Consumer advocates celebrated the little pink pill last year as a milestone for women’s health, a libido fix that promises to trim the gender gap for sexual dysfunction treatments.
But the landmark drug known as Addyi has tallied about 1,000 filled prescriptions in its first two months on the U.S. market, slowed by federal restrictions and limited success in rejuvenating desire, doctors and policy analysts said. Patients in the Pittsburgh area have shown little interest, according to local health systems and insurance companies.
“Women are just smarter than the drug company thought,” said Beth A. Prairie, a midlife-gynecology specialist at West Penn Hospital in Bloomfield. She said the drug has proven “very expensive and not very effective,” dashing women’s early hopes for a magic pill.
The Food and Drug Administration approved Addyi in August as the first prescription treatment meant to enhance sexual desire in women. Raleigh, N.C.-based Sprout Pharmaceuticals overcame two rejections from the FDA to win the clearance, which cracked open a market that could be worth more than $2 billion. Academic estimates suggest 5 million to 9 million women nationwide may face desire disorders.
Addyi targets only premenopausal women with hypoactive sexual desire disorder, or HSDD, a libido-diminishing condition that could affect up to 10 percent of women in the U.S., Sprout has said. The daily pill could help probably fewer than half of them, according to drug researcher and Addyi reviewer Sheryl Kingsberg, who has spoken on behalf of the company.
“I was never expecting — nor should anyone have expected — that women were going to storm the gates for a drug to treat HSDD. This is about women becoming educated” about the condition and its treatments, said Ms. Kingsberg, a division chief in behavioral medicine at MacDonald Women’s Hospital in Cleveland.
She said women with sexual problems often don’t set medical appointments specifically for those issues. Rather, they mention the matter “in the context of another office visit,” a habit that suggests Addyi’s acceptance may take a while, Ms. Kingsberg said.
“I’m not sure that all women are actually aware that there are pharmacologic treatments or any treatment for HSDD that exists,” she said. Company trials found that women on the drug often reported one extra “sexually satisfying event” per month and scored higher on questionnaires gauging desire.
Awareness may not have been such a hurdle for men, more than 500,000 of whom landed Viagra prescriptions in the first month that the erectile-dysfunction drug became available in 1998. Studies suggest around 70 percent of insurance plans include at least partial coverage for ED treatments, while Sprout’s parent company, Valeant Pharmaceuticals, estimated last month that about half of U.S. residents had some coverage for Addyi.
Such uneven insurance polices and stern FDA warnings have helped depress prescription rates, said Sally Greenberg, executive director at the National Consumers League in Washington, D.C. She also blamed “hype in the media” surrounding Addyi’s side effects, along with FDA-imposed rules on medical providers who might offer the drug.
“We know that men are getting covered. There are many choices for men. Now women are running into serious barriers [pursuing] something that did gain FDA approval for safety and effectiveness,” Ms. Greenberg said. “I’m shaking my head and saying, ‘What’s wrong with this picture?’”
The FDA cited safety concerns in setting restrictions on Addyi, which include a written warning that taking the pill with alcohol can lead to dangerously low blood pressure and fainting. The agency also requires pharmacies and physicians to receive special certification before supplying the drug, whose side effects can include nausea and drowsiness.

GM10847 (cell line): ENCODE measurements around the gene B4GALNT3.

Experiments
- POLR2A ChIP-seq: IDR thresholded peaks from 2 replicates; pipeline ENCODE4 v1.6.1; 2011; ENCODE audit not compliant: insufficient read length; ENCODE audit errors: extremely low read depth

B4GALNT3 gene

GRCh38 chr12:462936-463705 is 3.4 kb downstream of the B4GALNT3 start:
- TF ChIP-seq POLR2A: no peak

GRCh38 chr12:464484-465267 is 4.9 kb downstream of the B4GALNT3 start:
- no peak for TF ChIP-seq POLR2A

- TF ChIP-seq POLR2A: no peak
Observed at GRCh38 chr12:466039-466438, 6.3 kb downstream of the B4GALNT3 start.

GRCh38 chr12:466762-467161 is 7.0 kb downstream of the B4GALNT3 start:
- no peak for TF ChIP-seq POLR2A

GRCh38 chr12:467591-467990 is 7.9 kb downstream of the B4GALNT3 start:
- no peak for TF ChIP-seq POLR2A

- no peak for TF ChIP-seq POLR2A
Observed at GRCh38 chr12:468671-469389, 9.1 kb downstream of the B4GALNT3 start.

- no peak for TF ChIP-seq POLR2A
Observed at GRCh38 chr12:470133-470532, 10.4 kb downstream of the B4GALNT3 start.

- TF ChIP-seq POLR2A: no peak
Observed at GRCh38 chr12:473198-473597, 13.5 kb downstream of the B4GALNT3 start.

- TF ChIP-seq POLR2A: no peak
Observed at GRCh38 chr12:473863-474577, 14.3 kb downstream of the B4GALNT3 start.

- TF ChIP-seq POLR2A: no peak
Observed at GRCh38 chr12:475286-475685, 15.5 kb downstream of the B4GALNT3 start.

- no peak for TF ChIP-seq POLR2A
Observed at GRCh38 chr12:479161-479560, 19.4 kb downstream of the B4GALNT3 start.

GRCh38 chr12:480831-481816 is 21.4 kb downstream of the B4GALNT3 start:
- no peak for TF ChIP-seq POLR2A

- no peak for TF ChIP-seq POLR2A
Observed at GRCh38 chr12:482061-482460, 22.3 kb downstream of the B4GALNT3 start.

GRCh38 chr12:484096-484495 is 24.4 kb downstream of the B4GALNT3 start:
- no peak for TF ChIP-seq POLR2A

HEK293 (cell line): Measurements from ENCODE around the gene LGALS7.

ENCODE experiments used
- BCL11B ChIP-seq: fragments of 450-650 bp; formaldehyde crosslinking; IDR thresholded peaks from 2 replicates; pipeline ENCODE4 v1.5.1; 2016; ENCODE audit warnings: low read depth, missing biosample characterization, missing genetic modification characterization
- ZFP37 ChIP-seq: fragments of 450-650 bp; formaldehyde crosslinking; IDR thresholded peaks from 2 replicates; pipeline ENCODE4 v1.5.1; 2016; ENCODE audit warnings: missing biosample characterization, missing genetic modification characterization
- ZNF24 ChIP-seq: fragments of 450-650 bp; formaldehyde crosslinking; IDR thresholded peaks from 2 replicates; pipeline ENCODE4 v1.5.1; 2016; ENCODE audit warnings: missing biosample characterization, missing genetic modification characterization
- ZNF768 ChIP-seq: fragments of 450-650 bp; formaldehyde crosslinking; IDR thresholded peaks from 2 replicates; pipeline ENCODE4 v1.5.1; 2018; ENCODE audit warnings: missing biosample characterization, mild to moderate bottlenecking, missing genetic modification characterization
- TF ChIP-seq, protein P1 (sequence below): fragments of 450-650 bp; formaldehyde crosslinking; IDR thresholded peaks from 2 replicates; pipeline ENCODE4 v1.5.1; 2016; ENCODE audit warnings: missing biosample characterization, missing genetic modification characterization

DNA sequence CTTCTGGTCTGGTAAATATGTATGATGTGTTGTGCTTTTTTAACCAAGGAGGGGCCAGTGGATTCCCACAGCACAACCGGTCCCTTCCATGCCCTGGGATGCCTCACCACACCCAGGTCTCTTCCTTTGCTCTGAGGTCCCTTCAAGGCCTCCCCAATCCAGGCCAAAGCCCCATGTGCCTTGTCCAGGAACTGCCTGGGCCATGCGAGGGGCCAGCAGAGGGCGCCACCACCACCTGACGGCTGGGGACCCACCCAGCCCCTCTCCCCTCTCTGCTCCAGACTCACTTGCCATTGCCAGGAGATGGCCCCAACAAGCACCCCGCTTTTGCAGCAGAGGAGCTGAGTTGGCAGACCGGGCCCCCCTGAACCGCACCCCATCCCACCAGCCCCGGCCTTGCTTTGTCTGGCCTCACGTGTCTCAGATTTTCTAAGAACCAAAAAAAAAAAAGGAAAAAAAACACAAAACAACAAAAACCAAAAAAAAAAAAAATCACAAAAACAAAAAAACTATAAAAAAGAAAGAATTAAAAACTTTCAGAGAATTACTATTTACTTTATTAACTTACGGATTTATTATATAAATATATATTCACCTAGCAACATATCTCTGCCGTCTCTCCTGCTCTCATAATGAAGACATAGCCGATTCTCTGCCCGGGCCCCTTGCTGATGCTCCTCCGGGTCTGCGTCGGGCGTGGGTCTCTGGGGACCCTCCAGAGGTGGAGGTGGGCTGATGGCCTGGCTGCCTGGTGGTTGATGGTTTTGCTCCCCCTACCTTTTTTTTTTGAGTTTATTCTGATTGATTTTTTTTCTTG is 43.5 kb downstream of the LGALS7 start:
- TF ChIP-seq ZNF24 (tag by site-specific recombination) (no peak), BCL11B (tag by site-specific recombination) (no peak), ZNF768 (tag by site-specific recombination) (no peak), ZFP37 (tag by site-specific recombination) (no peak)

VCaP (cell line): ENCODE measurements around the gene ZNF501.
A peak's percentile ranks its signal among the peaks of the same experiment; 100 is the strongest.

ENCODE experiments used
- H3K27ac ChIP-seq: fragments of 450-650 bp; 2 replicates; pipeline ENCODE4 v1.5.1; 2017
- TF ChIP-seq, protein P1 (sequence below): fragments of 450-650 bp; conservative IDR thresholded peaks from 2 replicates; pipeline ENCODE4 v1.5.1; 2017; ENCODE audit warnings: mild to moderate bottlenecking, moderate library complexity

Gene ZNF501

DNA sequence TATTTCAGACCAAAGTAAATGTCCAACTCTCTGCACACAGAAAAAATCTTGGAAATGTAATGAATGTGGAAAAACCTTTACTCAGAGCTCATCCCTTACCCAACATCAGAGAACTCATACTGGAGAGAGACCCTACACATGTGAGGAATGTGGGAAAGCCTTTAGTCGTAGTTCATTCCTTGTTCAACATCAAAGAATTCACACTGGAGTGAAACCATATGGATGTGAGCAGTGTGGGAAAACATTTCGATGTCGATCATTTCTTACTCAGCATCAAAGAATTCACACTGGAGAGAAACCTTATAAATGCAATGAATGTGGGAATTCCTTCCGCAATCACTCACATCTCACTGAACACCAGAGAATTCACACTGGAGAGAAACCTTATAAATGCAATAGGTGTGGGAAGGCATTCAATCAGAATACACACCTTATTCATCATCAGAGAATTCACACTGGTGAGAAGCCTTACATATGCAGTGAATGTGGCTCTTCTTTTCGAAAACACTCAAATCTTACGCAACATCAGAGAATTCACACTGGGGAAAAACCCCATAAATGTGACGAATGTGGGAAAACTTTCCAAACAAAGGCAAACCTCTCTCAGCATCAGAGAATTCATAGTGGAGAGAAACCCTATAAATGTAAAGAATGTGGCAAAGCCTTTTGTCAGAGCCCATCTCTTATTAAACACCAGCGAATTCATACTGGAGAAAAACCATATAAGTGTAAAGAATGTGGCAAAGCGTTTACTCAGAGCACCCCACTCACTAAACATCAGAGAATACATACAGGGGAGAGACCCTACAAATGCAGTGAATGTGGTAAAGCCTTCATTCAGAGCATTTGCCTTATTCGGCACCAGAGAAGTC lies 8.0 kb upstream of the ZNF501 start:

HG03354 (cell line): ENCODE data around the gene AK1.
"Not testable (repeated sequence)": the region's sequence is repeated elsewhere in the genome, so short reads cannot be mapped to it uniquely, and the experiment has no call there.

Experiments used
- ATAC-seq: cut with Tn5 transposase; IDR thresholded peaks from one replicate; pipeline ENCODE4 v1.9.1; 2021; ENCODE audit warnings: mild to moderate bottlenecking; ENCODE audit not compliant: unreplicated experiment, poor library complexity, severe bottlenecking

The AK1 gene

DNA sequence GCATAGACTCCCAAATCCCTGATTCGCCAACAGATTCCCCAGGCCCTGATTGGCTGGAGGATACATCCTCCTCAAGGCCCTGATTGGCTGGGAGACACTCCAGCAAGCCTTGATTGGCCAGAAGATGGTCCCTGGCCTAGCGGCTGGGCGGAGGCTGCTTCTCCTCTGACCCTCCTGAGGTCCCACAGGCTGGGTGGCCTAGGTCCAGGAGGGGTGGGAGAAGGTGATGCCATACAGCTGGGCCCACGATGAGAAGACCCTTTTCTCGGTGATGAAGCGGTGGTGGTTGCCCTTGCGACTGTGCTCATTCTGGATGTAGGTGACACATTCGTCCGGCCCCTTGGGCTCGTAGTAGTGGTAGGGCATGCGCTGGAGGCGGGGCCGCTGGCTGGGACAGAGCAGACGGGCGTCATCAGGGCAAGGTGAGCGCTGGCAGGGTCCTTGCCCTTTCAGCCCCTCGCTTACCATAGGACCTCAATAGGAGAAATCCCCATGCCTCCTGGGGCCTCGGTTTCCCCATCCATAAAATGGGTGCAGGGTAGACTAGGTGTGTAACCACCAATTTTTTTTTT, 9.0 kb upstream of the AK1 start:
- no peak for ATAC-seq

Valeant said some providers had yet to finish the certification when Addyi became available in October, although it wasn’t clear how many of them were certified. About 6,000 attempted prescriptions had not been filled as of December, illustrating a need for better access, according to the Canadian company.
“There is [a] large unmet need for HSDD, which requires more education about the condition and Addyi as a treatment option,” the company said in a statement. "We will be working on that as a priority moving forward."
Valeant also offers co-pay help for patients on commercial insurance plans and will “work to expand insurance coverage,” according to the company.
Western Pennsylvania health insurers vary in their approaches to the treatment. Downtown-based Highmark Inc. said it includes Addyi on some drug lists; rival UPMC Health Plan said it generally does not. Employers who are self-insured can offer Addyi coverage through both insurers, according to the companies.
For those without any coverage, Highmark said, the price for those without any coverage can reach about $850 each month. Sprout has projected monthly co-pays in the range of $30 to $75.
At the University of Pittsburgh, faculty member Walid F. Gellad said Addyi’s slow start is probably for the best. This way, he said, any unknown dangers from the drug would be more contained.
“There was concern, when the drug was approved, that it should be given only to those people who really need it. My impression is that’s happening because it’s such a small number [of prescriptions] and there are hoops to jump through,” said Dr. Gellad, an associate professor of medicine.
At the nonprofit Consumers League, Ms. Greenberg said she expects competing treatments to join Addyi on the market. Part of a coalition called Even the Score, her group already has “our work cut out” in making sure women have full access, she said.
“Our argument all along has been that we need parity for women and men who need treatment for sexual dysfunction,” Ms. Greenberg said.
Adam Smeltz: firstname.lastname@example.org, 412-263-2625 or on Twitter @asmeltz. Bloomberg News and the Associated Press contributed.